Engaging audience in the e-commerce business is hard. It’s time-consuming and expensive. Even after you gain some experience, you may still be targeting the wrong people. Different social media like Facebook can help greatly to engage audience.

#8 Trust

Building trust in both a marketplace and an e-commerce is essential for you to sell online. Your users need to trust your platform and each other. 67% of customers trust a purchase on a familiar marketplace even if the merchants selling the product are unfamiliar to them. In case purchasers have had a satisfactory experience, 54% will return to buy from the same marketplace again, and trust is a key part of this experience. On an e-commerce website, it’s quite challenging as it is run or owned by a single individual.  

#9 Technical aspects

Currently, a large number of tools used to build an e-commerce website are available on the market and the most popularly known ones are SAP Hybris, Salesforce Commerce Cloud or Magento. Marketplaces give buyers a one-stop-shop to buy everything they need. Therefore, marketplace solutions have been tailored from the ground up to address specific marketplace shopper and operator requirements.  

The technical aspects to build a marketplace should be unique. It should offer powerful APIs (application program interface), be cloud-based software enabling short implementation times, and have a scalable database designed for multi-market use. Modern marketplace solutions support Omni-channel technology; assimilating physical in-store, web, fulfillment and social commerce channels into the one platform.

#10 A more complex navigation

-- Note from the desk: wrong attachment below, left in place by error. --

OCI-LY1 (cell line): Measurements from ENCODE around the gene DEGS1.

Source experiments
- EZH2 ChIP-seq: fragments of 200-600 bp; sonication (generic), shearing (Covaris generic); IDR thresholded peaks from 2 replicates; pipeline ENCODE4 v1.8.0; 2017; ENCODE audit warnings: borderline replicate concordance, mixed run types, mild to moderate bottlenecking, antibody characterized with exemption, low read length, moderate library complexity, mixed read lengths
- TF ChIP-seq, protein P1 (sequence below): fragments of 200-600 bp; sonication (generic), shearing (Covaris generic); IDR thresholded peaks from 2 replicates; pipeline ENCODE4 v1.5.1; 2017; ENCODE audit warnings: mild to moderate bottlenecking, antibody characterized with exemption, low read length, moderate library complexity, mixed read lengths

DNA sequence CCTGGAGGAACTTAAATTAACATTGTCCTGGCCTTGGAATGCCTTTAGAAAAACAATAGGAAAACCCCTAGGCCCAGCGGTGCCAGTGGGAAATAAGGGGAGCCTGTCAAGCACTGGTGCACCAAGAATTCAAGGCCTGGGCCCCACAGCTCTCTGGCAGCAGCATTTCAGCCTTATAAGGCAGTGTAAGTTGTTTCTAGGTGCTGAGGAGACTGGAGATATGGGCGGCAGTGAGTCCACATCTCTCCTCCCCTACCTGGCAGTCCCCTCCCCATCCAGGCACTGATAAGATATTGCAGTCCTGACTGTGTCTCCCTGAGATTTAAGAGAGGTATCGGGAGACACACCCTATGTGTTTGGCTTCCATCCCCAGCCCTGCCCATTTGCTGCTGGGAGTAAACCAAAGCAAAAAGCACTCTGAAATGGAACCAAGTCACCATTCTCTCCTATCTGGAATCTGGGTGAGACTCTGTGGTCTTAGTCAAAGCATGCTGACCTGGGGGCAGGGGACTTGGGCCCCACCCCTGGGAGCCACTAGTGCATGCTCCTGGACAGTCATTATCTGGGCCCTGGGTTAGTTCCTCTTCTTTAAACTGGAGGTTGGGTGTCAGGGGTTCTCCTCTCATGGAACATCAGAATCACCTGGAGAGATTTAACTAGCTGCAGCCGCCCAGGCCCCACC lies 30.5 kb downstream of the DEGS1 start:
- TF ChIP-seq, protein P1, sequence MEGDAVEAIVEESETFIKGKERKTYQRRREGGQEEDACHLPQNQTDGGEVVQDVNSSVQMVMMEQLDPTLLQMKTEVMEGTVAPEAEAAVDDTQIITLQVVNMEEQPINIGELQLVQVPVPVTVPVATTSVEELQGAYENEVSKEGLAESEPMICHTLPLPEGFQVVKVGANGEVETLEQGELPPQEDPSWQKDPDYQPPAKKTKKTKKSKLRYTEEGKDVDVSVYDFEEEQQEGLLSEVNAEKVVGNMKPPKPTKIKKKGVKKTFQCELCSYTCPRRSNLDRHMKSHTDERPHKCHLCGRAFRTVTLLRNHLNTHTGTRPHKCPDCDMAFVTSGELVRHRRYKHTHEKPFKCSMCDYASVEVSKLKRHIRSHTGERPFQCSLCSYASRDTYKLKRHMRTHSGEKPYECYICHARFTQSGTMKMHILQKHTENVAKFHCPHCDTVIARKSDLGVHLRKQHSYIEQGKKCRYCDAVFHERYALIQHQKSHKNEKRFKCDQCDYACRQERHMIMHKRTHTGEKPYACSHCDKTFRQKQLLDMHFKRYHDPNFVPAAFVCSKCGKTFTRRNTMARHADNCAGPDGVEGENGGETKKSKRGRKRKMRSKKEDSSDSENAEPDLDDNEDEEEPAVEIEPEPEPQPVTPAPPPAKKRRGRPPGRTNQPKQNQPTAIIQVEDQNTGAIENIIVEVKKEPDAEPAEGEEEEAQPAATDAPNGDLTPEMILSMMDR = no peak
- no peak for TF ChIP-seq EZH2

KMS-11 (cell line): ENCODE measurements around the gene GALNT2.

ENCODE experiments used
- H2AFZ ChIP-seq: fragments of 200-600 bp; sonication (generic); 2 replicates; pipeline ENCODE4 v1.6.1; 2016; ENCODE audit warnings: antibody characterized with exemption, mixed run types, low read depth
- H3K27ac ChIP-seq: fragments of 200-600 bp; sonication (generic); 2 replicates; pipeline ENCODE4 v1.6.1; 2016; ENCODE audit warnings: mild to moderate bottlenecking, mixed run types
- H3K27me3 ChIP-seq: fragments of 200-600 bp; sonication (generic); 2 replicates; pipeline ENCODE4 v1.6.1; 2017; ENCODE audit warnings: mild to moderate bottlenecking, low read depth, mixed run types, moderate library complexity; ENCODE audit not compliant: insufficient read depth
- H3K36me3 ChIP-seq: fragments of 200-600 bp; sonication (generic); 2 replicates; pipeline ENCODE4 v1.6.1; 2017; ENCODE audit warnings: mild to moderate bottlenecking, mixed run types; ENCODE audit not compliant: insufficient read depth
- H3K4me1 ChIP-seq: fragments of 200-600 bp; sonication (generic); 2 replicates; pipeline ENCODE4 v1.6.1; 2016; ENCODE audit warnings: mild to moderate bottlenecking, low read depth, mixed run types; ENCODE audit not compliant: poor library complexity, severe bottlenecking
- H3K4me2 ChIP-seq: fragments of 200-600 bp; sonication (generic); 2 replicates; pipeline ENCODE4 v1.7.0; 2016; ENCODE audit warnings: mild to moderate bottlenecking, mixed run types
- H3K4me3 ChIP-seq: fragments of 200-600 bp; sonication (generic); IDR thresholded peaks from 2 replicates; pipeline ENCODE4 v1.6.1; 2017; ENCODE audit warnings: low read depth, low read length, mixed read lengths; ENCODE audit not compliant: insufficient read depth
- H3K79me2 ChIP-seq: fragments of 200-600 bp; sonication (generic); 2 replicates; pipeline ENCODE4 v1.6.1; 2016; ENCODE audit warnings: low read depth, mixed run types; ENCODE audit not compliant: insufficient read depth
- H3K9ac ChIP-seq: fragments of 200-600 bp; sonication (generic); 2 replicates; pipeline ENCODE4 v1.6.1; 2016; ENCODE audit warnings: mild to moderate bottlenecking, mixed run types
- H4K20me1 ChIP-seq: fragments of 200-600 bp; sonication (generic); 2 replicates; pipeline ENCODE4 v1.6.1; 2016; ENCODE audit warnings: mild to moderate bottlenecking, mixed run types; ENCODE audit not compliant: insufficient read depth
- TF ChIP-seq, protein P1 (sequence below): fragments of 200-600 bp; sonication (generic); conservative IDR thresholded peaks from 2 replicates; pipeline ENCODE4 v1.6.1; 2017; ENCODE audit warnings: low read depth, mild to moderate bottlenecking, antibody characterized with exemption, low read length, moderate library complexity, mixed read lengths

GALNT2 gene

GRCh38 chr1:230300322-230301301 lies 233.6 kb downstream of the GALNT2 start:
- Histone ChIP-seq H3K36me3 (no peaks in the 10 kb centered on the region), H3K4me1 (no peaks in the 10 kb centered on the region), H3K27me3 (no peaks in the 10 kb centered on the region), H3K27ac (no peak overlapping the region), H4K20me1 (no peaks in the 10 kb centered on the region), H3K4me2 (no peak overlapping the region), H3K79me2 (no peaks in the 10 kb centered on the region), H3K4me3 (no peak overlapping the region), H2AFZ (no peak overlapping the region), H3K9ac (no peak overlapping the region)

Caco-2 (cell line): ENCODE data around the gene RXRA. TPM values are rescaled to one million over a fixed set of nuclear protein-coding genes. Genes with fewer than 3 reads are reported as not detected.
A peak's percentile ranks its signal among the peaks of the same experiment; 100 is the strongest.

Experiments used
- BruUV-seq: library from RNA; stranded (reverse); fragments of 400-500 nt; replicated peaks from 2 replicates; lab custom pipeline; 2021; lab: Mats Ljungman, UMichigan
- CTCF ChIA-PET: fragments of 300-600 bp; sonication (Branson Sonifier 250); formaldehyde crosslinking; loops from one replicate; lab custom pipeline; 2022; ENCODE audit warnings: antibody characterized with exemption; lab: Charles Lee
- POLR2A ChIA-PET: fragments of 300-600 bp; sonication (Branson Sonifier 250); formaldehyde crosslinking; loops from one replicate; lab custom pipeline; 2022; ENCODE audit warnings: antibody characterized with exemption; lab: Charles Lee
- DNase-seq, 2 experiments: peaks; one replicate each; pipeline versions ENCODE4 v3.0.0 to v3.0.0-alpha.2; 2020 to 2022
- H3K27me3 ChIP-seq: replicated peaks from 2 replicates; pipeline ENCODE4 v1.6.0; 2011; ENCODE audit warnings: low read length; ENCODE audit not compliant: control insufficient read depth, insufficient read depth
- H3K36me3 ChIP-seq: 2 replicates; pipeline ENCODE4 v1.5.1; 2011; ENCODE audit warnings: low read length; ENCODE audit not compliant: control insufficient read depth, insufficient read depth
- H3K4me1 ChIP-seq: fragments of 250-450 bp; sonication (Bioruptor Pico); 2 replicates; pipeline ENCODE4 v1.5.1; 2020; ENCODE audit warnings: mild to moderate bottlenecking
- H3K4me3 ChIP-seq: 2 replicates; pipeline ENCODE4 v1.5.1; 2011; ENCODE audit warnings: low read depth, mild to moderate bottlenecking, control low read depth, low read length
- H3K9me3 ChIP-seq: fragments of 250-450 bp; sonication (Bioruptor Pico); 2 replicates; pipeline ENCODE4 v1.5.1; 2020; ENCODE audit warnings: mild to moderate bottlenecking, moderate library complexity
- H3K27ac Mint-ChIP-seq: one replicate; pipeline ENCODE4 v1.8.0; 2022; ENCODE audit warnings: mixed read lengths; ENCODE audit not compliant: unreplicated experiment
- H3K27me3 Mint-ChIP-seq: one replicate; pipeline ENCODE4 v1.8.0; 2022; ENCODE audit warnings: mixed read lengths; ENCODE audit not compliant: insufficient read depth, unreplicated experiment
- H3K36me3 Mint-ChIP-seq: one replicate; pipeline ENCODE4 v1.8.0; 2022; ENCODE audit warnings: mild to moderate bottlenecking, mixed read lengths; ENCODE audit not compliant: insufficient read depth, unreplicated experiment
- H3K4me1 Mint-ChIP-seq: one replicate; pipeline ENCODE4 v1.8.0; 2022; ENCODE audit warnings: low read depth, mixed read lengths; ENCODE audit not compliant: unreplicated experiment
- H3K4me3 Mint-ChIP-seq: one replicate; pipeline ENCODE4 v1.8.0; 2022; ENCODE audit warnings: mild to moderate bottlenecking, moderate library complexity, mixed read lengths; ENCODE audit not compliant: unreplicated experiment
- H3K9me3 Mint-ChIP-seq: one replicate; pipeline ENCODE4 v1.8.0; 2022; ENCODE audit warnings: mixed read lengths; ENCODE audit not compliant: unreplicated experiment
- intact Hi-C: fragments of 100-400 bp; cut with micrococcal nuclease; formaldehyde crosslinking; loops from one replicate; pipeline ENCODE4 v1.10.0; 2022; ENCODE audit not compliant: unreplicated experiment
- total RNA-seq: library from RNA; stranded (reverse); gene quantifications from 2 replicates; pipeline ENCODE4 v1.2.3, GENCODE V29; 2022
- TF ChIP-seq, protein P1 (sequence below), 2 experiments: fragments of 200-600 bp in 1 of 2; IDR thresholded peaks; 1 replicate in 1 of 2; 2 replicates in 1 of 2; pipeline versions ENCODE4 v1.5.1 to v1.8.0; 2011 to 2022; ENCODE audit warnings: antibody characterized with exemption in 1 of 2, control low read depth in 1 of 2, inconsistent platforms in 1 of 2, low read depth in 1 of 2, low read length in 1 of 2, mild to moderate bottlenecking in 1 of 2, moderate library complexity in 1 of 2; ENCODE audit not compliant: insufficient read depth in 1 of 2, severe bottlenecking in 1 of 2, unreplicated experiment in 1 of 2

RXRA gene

In a marketplace, the products are organized in one well-organized set because it predominantly has various sellers who have their respective list of products. But, on an e-commerce website, the arrangement of the products is based on categories. There are more detailed and hence efficient filters for the research bar, which means the user can then refine his search a lot more accurately. Therefore, in terms of the navigation process and patterns, there is a huge difference.


It’s good to know the differences between an online marketplace and an e-commerce website before you start an online business. The success in the marketplace development is seen growing regularly while the trend in the e-commerce website is constantly evolving. Before starting a new business, there are many things to consider, such as managing logistical supports, making an effective shopping experience, excellent customer service, etc. At first, identify your needs, preferences and target audience. When it is done, you will find it easier to choose whether to use an online marketplace or an e-commerce solution.

Charlène Guicheron
About Charlène Guicheron

Co-Founder and CEO of Kreezalid

After 5 years helping companies to develop their online marketplace, I saw success stories as well as failures. Today I share my experience and my clients feedbacks through useful resources that will allow you to focus on what really matters for the success of your online marketplace. Because believe me, the secret isn't in the code ...